At the conclusion of the journey, a player's score is determined in two stages. In the first stage, the program awards a "raw" or unscaled number of points for each remaining family member (weighted by party health), each remaining possession (weighted by type), and remaining cash on hand (one point per dollar). In the second stage, the program multiplies this raw score depending on the party's initial level of resources determined by the profession of the party's leader; for example, in the Apple II game, a banker starting with $1600 receives no bonus, the final score of a carpenter starting with $800 is doubled, and the final score of a farmer starting with $400 is tripled.

Reception[edit]

Reception
Aggregate score
Aggregator Score
Metacritic 66/100 (iOS)[2]
Review scores
Publication Score
AllGame 3.5/5 stars[3]
GameSpot 3/10 (Wii)[4]

The Oregon Trail was extremely successful, selling over 65 million copies,[5] after ten iterations over forty years.[6] It was included in the book 1001 Video Games You Must Play Before You Die.[7] It was a hallmark in elementary schools worldwide[citation needed] from the mid-1980s to mid-2000s, as school computers[clarification needed] came bundled with the game.[citation needed]

The game spawned many remakes, which received average to poor receptions. The Wii version obtained a 3 out of 10 from GameSpot, citing bland graphics, awkward controls and a confusing interface. Despite this, the reviewers stated that it could be a good educational tool.[4] The game's iOS remake received a better reception, with a Metacritic score of 66/100.[2] Multiplayer claimed the game was fun at first, but soon went downhill. They gave the game a 65/100.[8]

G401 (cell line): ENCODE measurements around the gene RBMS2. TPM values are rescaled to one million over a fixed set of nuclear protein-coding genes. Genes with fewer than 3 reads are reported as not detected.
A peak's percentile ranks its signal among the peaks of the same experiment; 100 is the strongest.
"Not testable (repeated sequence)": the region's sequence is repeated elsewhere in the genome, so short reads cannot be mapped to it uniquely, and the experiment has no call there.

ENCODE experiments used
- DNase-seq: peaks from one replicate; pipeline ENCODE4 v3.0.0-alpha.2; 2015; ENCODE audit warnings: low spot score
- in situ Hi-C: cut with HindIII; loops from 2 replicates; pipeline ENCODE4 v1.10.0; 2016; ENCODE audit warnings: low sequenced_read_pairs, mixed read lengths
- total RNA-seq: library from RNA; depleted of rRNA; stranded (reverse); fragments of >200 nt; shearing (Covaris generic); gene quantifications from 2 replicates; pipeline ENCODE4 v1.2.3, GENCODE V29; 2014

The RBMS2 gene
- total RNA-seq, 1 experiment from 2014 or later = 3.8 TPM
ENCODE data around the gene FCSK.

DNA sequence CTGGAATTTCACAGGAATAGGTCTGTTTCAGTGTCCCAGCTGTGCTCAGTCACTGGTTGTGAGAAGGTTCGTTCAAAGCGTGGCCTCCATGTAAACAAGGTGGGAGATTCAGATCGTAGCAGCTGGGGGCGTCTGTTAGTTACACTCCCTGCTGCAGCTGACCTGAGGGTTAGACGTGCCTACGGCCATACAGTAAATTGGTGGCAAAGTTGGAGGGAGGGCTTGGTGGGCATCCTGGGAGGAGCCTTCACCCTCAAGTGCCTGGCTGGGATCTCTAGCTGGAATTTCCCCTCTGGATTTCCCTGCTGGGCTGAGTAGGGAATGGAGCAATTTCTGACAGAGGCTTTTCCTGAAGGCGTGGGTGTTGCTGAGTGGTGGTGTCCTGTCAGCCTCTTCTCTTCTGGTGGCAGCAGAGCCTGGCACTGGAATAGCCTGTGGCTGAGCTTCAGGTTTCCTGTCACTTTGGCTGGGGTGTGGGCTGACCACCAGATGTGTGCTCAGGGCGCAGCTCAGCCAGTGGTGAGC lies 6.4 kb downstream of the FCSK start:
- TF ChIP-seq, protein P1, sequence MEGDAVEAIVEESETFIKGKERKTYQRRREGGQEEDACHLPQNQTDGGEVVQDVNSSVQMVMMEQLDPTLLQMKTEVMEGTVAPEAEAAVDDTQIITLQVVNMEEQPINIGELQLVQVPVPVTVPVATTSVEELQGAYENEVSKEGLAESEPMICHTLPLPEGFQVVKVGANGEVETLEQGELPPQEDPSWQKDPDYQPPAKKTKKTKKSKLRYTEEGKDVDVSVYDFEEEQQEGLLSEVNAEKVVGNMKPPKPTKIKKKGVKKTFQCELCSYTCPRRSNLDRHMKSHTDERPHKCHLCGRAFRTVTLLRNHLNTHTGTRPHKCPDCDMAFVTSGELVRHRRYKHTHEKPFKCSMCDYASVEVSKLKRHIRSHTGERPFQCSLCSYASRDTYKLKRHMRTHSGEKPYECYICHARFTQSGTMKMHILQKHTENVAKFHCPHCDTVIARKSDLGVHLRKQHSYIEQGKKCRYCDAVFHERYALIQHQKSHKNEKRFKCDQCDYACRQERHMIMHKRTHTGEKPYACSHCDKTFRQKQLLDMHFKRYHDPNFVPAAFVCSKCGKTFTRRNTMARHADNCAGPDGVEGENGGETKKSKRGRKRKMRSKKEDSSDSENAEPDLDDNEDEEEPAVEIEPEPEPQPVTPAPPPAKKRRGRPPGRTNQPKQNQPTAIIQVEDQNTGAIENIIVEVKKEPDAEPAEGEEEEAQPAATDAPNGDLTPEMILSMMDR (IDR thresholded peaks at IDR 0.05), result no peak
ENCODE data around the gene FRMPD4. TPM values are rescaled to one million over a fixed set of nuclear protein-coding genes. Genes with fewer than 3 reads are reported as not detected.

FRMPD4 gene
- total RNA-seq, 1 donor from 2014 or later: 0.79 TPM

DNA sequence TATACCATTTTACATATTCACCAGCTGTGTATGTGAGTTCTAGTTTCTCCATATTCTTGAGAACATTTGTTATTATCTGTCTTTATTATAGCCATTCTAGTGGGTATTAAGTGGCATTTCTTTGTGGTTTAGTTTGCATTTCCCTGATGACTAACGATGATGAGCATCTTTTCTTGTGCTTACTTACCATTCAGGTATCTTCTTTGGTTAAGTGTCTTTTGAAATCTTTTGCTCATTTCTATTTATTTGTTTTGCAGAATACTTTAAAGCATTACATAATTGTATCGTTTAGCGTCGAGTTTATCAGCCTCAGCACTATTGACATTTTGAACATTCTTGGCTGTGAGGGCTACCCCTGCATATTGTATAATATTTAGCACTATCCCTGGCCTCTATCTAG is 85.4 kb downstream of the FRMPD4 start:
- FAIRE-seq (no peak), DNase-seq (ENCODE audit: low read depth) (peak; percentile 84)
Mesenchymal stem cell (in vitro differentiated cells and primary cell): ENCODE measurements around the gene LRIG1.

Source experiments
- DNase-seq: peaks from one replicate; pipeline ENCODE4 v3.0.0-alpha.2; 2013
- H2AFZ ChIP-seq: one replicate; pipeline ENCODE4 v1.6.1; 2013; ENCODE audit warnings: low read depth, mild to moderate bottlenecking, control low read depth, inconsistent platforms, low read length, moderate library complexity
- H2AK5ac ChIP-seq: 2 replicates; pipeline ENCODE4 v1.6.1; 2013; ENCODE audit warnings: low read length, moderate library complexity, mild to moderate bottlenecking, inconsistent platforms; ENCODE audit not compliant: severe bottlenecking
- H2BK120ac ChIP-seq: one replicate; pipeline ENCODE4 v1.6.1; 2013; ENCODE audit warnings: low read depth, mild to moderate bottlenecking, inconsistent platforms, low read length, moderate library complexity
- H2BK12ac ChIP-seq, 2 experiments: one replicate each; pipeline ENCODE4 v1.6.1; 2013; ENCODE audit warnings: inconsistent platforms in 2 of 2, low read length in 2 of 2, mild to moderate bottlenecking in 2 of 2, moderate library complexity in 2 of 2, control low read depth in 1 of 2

Polygon described it as one of the most successful games of all time, calling it a cultural icon.[5] IGN (in 2009) described the game as a "fond memory that will not let you down." [9] Due to its widespread popularity, “The Oregon Trail” was inducted into World Video Game Hall of Fame in 2016.[10][11] In 2012, The Oregon Trail was listed on Time's All-TIME 100 greatest video games list.[12] In 2016, Time placed the game 9th on its The 50 Best Video Games of All Time list.[13]

References[edit]

  1. ^ Lussenhop, Jessica. "Oregon Trail: How three Minnesotans forged its path | City Pages". City Pages. Retrieved 2017-08-16. 
  2. ^ a b "The Oregon Trail: American Settler". Metacritic. Retrieved October 27, 2014. 
  3. ^ Hunt, Drew. "Oregon Trail Review - Allgame". Allgame. Archived from the original on December 10, 2014. Retrieved May 18, 2017. 
  4. ^ a b Venter, Jason (December 16, 2011). "Oregon Trail Review". GameSpot. Retrieved October 27, 2014. 
  5. ^ a b Campbell, Colin (July 31, 2013). "The Oregon Trail was made in just two weeks". Polygon. Future plc. Retrieved October 27, 2014. 
  6. ^ Rosenberg, Eli (January 21, 2011). "Sally Has Diphtheria: Is Oregon Trail the Greatest Video Game of All Time?". thewire.com. Retrieved August 29, 2015. 
  7. ^ Mott, Tony (2010). 1001 Video Games You Must Play Before You Die. Universe Publishing. p. 22. ISBN 978-0-7893-2090-2. 
  8. ^ Pugliese, Tommaso (December 15, 2011). "The Oregon Trail: Pionieri d’America" (in Italian). Multiplayer.it. Retrieved October 27, 2014. 
  9. ^ Buchanan, Levi (March 5, 2009). "Fond Memories: The Oregon Trail". IGN. Retrieved October 27, 2014. 
  10. ^ 'Oregon Trail' officially inducted into the Video Game Hall of Fame 
  11. ^ Minnesota-made 'Oregon Trail' is inducted into Video Game Hall of Fame 
  12. ^ Aamoth, Doug (November 15, 2012). "All-TIME 100 Video Games". Time. Time Inc. Archived from the original on November 18, 2012. Retrieved September 20, 2016. 
  13. ^ "The 50 Best Video Games of All Time". Time. Time Inc. August 23, 2016. Archived from the original on August 26, 2016. Retrieved September 19, 2016. 

External links[edit]